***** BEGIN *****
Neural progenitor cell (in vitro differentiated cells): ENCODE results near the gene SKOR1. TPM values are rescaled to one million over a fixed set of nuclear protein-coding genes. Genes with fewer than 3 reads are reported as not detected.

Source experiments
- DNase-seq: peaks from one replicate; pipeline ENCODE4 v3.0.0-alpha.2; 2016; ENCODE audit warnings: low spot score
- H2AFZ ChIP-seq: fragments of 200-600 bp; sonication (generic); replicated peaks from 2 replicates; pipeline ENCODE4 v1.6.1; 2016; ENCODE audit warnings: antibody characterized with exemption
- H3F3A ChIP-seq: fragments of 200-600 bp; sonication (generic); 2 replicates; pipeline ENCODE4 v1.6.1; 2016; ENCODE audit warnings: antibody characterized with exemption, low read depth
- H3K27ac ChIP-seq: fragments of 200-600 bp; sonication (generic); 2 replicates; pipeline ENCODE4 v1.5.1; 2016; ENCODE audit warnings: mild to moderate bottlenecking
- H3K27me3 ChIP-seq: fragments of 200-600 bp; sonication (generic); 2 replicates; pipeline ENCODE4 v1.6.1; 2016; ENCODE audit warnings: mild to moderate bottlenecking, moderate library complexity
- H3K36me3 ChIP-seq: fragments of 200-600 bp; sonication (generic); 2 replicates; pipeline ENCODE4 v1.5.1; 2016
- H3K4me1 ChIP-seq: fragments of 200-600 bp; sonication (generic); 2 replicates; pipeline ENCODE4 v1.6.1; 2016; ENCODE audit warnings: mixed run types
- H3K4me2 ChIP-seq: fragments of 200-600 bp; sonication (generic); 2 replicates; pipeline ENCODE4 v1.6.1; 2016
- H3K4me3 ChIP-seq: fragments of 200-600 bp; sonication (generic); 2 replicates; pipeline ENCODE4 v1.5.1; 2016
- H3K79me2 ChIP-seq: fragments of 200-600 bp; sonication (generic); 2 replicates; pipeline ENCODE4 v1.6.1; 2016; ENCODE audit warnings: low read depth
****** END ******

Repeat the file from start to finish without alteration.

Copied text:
Neural progenitor cell (in vitro differentiated cells): ENCODE results near the gene SKOR1. TPM values are rescaled to one million over a fixed set of nuclear protein-coding genes. Genes with fewer than 3 reads are reported as not detected.

Source experiments
- DNase-seq: peaks from one replicate; pipeline ENCODE4 v3.0.0-alpha.2; 2016; ENCODE audit warnings: low spot score
- H2AFZ ChIP-seq: fragments of 200-600 bp; sonication (generic); replicated peaks from 2 replicates; pipeline ENCODE4 v1.6.1; 2016; ENCODE audit warnings: antibody characterized with exemption
- H3F3A ChIP-seq: fragments of 200-600 bp; sonication (generic); 2 replicates; pipeline ENCODE4 v1.6.1; 2016; ENCODE audit warnings: antibody characterized with exemption, low read depth
- H3K27ac ChIP-seq: fragments of 200-600 bp; sonication (generic); 2 replicates; pipeline ENCODE4 v1.5.1; 2016; ENCODE audit warnings: mild to moderate bottlenecking
- H3K27me3 ChIP-seq: fragments of 200-600 bp; sonication (generic); 2 replicates; pipeline ENCODE4 v1.6.1; 2016; ENCODE audit warnings: mild to moderate bottlenecking, moderate library complexity
- H3K36me3 ChIP-seq: fragments of 200-600 bp; sonication (generic); 2 replicates; pipeline ENCODE4 v1.5.1; 2016
- H3K4me1 ChIP-seq: fragments of 200-600 bp; sonication (generic); 2 replicates; pipeline ENCODE4 v1.6.1; 2016; ENCODE audit warnings: mixed run types
- H3K4me2 ChIP-seq: fragments of 200-600 bp; sonication (generic); 2 replicates; pipeline ENCODE4 v1.6.1; 2016
- H3K4me3 ChIP-seq: fragments of 200-600 bp; sonication (generic); 2 replicates; pipeline ENCODE4 v1.5.1; 2016
- H3K79me2 ChIP-seq: fragments of 200-600 bp; sonication (generic); 2 replicates; pipeline ENCODE4 v1.6.1; 2016; ENCODE audit warnings: low read depth